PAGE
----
Tony Rice, Influential Bluegrass Guitarist, Dead at 69

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Tony Rice

Tony Rice, one of the most renowned guitarists in the field of bluegrass music, died on Christmas Day, Dec. 25, 2020, at his home in Reidsville, N.C. His death occurred suddenly and was confirmed by musician Ricky Skaggs on behalf of Rice’s family. Bluegrass Life called Rice “arguably the most influential bluegrass guitarist in history.” Rice was 69.

He had long been out of action. In 1994, Rice contracted muscle-tension dysphonia, a disorder that contracts muscles around the vocal cords, making it impossible for him to continue singing in concert, and making speech itself difficult. Rice was inducted into the International Bluegrass Music Awards Hall of Fame in 2013, and did speak at his induction ceremony, but he subsequently stopped performing altogether that year.

During his heyday, Rice was a prolific musician, sought by many of his peers. His collaborators included Jerry Garcia, David Grisman, Peter Rowan, Chris Hillman, J.D. Crowe, Norman Blake and Skaggs, among others, in addition to leading his own groups and performing as a solo artist.

Related: A remembrance of Jerry Garcia

Said Skaggs in his statement, “Tony Rice was the single most influential acoustic guitar player in the last 50 years. Many, if not all, of the bluegrass guitar players of today would say that they cut their teeth on Tony Rice’s music.

“He loved hearing the next generation players play his licks.” Skaggs closed his statement by thanking Rice for his “great talent and the music that will continue to inspire more and more generations to come.”

Born June 8, 1951, in Danville, Va., David Anthony Rice grew up in Los Angeles, but in 1970 he moved to Louisville, Ky., where he played with the Bluegrass Alliance and J.D. Crowe’s New South. The latter outfit, which included Rice on guitar and lead vocals, Crowe on banjo and vocals, Jerry Douglas on Dobro, Skaggs on fiddle, mandolin and tenor vocals, and Bobby Slone on bass and fiddle, recorded a self-titled album in 1974 that became Rounder Records’ best-selling album to that time.

Rice began releasing solo albums in 1973, starting with the simply titled Guitar in 1973 and followed by nearly a dozen others into the late 2000s.

Tony Rice in a later photo

After meeting mandolinist Grisman, Rice moved to the Bay Area and joined the David Grisman Quintet, with which he remained for a few years, contributing to the band’s instrumental debut album in 1977.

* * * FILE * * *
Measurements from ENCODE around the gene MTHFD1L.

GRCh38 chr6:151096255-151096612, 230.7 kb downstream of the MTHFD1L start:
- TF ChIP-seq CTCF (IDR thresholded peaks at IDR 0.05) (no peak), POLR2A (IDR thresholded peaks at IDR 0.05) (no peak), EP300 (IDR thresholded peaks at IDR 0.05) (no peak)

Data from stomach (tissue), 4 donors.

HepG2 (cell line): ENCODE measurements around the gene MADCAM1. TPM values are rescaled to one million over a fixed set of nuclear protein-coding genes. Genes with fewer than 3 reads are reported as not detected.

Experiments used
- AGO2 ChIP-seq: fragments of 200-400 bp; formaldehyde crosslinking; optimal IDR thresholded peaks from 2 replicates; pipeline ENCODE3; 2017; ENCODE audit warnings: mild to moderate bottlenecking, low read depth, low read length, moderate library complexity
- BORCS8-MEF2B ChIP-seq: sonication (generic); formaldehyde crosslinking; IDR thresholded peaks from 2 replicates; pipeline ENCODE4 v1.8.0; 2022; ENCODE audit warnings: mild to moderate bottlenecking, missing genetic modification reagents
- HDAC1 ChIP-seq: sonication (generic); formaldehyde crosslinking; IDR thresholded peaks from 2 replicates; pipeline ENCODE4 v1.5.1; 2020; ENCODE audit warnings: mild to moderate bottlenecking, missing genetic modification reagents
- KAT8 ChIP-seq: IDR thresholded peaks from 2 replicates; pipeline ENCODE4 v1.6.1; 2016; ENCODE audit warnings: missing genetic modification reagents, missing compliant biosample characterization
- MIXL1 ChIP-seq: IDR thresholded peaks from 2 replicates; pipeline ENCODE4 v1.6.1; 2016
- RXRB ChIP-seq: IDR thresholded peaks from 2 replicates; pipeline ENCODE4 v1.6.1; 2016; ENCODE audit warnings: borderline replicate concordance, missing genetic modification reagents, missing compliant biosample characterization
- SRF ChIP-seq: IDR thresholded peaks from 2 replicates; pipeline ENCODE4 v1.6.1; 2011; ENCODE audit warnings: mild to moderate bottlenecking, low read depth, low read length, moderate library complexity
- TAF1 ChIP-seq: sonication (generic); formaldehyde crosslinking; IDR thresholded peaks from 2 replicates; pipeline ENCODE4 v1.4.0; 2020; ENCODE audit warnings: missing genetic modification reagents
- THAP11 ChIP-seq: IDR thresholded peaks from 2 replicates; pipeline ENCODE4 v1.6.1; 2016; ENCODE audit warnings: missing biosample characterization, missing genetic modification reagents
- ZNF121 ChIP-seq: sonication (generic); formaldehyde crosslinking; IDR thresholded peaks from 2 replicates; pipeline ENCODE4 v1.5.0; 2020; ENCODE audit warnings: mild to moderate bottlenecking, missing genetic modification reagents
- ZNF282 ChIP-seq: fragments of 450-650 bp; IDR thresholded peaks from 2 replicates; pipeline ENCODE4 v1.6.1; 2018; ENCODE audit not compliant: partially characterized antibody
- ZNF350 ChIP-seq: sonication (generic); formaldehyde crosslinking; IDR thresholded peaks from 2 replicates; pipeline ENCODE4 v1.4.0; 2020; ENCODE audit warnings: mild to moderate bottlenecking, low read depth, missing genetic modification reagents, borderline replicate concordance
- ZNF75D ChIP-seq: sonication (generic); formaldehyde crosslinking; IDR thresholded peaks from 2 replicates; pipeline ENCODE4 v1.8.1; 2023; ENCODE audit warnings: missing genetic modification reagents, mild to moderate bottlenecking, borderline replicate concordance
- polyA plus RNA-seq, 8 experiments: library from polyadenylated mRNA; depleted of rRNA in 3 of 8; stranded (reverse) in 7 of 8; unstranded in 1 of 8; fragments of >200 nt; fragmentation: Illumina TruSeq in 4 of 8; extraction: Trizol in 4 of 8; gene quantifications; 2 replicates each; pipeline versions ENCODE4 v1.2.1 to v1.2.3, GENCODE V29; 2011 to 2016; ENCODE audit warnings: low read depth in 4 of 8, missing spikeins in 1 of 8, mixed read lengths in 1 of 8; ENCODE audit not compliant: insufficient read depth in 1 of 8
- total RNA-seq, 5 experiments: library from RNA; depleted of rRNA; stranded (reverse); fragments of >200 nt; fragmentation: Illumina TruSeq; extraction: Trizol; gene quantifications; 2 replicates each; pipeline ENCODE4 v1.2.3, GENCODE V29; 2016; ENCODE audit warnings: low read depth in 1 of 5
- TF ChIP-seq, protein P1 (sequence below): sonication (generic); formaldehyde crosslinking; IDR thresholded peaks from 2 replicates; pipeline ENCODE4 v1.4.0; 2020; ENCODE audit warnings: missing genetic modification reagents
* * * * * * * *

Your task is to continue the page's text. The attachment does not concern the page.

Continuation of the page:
Rice formed his own band, the Tony Rice Unit, in the late ’70s, releasing an album, Acoustics, that was considered part of the more progressive “newgrass” movement in 1979. Various lineups of the group released about a half dozen further albums through 2000.

Listen to the Tony Rice Unit perform “My Favorite Things”

In 1981, Rice began working with the Bluegrass Album Band, which recorded six albums, while continuing to collaborate with others. He formed the Rice Brothers with Ron, Larry and Wyatt Rice, which released two albums, and in the late ’90s, Tony and Larry Rice teamed with ex-Byrds member Chris Hillman and banjoist Herb Pedersen in an eponymously titled quartet.

The Pizza Tapes, a recording of a session from 1993 featuring Tony Rice, mandolinist Grisman and Garcia on banjo, was released in 2000 and became very popular; an expanded edition was released in 2010. The album’s name came about when the tapes of the recording were allegedly stolen by a pizza delivery boy who released them as a bootleg album. In frustration, Grisman decided to release the recordings officially.

Rice’s guitar can also be heard on recordings by Emmylou Harris, Béla Fleck, Mary Chapin Carpenter and others. In a statement, Carpenter wrote, “He was a musical hero and a genius guitarist who literally changed how people imagined an acoustic guitar could be played. When he recorded one of my songs I could have quit there and then and been happy with my lot.”

Listen to “House of the Rising Sun” from The Pizza Tapes, with Garcia on vocal

Related: Musicians we lost in 2020

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Jeff Tamarkin
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  1. Low Plains Grifter
    #1 Low Plains Grifter 27 December, 2020, 01:15

    My introduction into the world of TONY RICE
    came to be,through the multi-instrumentalist
    and vocalist NORMAN BLAKE,and his
    ensemble RED,WHITE and BLUE(grass)band.
    From there, having the hooks of intrigue and
    curiosity of Bluegrass music piqued into my
    soul,I had no other option but to further seek
    out more of this remarkable music to see
    who was who and who collaborated with who,
    and more and more often the name of guitarist
    TONY RICE appeared,and his phenomenal way
    of playing began to take front and center in
    my purpose of exploring Bluegrass music.
    The dazzling,intricate playing of TONY RICE
    has more than once been set alone in song
    by me as I listen in to his creativity exclusively.
    An exceptional artist,to be sure.

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